• The extent and rate at which a new car loses its value.
  • Documentation fee
    • The charge for setting up the finance agreement and issuing the relevant documents.
  • Early settlement
    • The amount payable should a customer decide to end the finance agreement.
  • Equity
    • The difference between the agreed market value of the car and the loan balance left to pay. If the market value is lower, the term ‘negative equity’ is used.
  • Final payment
    • The last repayment to be made as part of the finance agreement. This may include an option to purchase fee.
  • Fixed rate interest
    • The same interest rate is applied for the duration of the car finance agreement.
  • Flat rate
    • The base interest charged on the finance. The APR figure is a more accurate representation of the cost of finance.
  • GAP (Guaranteed Asset Protection) insurance
    • In the event of an accident, the insurer will pay its current market value. GAP insurance can cover the difference between the market value and the finance left to pay.
  • Gross income
    • The finance provider will ask for proof of your income before tax and National Insurance have been deducted. This is called gross income. Net income is the figure after tax and National Insurance are deducted.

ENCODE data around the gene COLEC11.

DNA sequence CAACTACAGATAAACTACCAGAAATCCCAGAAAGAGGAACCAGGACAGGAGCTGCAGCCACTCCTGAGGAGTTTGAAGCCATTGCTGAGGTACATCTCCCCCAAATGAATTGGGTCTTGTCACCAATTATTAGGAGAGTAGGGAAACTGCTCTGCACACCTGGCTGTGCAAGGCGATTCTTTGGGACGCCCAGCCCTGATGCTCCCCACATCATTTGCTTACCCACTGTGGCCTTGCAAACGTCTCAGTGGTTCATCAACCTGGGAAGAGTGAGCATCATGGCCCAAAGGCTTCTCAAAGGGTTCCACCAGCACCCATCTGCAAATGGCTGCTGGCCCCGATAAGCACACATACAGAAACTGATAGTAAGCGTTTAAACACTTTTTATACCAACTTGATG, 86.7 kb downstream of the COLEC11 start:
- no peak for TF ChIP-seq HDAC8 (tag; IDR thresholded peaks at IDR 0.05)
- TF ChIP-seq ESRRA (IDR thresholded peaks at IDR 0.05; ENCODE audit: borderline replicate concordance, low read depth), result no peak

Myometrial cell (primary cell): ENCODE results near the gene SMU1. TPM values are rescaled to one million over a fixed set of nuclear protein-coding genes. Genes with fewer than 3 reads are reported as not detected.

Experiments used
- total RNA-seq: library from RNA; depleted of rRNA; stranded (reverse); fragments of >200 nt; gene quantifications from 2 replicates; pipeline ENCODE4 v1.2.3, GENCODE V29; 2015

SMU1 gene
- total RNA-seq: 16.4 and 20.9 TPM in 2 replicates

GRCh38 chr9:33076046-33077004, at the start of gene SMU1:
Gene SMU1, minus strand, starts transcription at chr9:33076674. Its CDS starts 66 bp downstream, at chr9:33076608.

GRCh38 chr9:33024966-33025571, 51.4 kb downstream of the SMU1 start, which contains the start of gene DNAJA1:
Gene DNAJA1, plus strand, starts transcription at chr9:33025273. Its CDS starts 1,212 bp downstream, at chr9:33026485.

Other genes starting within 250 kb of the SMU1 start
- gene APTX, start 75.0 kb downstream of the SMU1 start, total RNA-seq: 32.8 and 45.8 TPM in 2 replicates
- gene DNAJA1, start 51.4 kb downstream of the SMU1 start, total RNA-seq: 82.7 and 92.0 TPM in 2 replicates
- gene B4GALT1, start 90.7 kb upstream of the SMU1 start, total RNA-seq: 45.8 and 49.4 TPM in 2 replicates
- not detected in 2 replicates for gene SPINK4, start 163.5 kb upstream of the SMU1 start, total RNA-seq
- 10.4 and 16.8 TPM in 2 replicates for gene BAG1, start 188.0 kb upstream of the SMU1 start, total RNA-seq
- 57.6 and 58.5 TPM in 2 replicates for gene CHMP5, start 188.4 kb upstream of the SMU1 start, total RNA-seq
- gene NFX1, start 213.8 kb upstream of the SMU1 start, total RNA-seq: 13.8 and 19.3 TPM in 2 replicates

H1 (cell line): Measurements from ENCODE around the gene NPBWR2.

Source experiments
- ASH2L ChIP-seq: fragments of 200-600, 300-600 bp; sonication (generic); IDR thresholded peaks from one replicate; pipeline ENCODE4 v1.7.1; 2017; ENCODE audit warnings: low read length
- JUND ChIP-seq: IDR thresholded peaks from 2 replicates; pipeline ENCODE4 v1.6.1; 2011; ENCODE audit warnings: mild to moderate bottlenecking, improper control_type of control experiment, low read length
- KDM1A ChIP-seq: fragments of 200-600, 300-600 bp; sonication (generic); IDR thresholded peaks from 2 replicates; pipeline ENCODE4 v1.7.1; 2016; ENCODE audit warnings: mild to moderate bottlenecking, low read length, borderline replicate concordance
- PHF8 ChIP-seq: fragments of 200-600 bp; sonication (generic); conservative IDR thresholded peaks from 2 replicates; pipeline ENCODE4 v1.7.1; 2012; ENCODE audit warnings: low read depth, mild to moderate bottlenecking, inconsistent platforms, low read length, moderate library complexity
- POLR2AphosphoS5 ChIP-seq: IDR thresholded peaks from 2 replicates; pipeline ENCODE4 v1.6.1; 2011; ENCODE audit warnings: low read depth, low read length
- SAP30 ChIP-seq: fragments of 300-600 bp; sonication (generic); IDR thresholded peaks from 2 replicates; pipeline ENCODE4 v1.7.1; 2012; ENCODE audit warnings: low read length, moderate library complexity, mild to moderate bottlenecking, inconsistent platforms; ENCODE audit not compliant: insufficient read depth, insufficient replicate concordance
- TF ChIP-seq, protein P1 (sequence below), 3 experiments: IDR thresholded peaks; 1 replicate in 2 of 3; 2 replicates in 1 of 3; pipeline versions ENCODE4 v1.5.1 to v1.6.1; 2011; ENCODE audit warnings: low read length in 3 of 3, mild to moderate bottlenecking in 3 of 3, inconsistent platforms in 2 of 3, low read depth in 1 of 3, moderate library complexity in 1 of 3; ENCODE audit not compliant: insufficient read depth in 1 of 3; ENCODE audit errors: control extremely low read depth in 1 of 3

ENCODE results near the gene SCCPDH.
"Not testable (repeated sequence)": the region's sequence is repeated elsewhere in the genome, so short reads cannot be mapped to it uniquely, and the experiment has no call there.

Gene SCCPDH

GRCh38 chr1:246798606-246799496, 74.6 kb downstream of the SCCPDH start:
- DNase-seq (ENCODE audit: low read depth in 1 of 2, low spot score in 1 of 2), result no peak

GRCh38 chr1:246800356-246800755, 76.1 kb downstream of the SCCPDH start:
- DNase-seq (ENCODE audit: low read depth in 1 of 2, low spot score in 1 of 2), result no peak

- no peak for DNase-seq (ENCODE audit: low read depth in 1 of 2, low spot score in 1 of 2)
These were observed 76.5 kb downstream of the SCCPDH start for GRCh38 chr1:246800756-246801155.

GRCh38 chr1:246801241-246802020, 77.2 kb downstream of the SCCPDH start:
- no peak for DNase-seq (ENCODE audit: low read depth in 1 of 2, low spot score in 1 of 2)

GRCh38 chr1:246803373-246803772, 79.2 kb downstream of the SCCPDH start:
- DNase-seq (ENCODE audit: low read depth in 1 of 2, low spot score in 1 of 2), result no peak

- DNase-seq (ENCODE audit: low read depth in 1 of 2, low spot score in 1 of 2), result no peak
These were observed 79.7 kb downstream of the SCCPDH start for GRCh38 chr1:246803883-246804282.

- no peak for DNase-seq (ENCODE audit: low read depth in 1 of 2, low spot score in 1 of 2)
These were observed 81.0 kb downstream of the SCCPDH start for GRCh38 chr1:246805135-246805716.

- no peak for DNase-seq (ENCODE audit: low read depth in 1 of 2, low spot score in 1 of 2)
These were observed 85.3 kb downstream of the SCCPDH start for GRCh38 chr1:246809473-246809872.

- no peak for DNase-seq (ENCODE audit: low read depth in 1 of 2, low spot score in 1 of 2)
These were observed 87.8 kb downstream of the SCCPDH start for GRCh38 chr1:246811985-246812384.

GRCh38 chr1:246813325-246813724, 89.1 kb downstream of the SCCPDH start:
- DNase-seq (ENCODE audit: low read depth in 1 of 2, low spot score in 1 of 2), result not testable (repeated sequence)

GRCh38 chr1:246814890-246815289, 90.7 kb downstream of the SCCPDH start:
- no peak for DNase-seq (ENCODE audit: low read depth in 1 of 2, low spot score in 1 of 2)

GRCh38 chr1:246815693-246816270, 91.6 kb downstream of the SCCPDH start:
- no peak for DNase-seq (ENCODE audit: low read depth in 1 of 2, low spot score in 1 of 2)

• Hire Purchase (HP)
    • After an initial deposit, customers pay a series of fixed monthly payments over a set period of time. Although you become the car’s registered keeper, you don’t own it until the final payment is made.
  • Interest rate
    • The price you pay for borrowing the money is called the interest.

Car finance PCP

  • Joint application
    • When two or more people apply for car finance, it is called a joint application.
  • Lease Purchase
    • A form of Hire Purchase in which a sum is deferred until the end of the contract. This sum isn’t optional and must be paid.
  • Monthly rentals
    • The amount paid every month under leasing agreements. They’re not classed as repayments as the car will be handed back to the leasing company at the end of the agreement.
  • Option to purchase fee
    • A voluntary payment which, if paid, transfers ownership of the car to the customer.
  • Part-exchange
    • The amount given to you for your existing car when trading it in for a new one.
  • Personal Contract Purchase (PCP)
  • Quotation
    • Provides an indication of the cost that would apply if you went ahead with the finance. 
  • Residual value
    • The projected value of your car at the end of the finance agreement. Factors such as wear and tear, mileage and market trends may affect the actual value.
  • Secured loan
    • Most finance agreements are secured against the car.
  • Secondary rental
    • To keep renting the car at the end of a lease agreement, it might be possible to arrange a secondary rental. This will typically be in the form of an annual fee or monthly repayments.
  • Term
    • The length of the finance agreement.
  • Trade value
    • How much the car is worth if sold at auction or purchased by a dealer.
  • Unsecured loan
    • A loan that isn’t secured against the car.

For more helpful information, check out our advice section.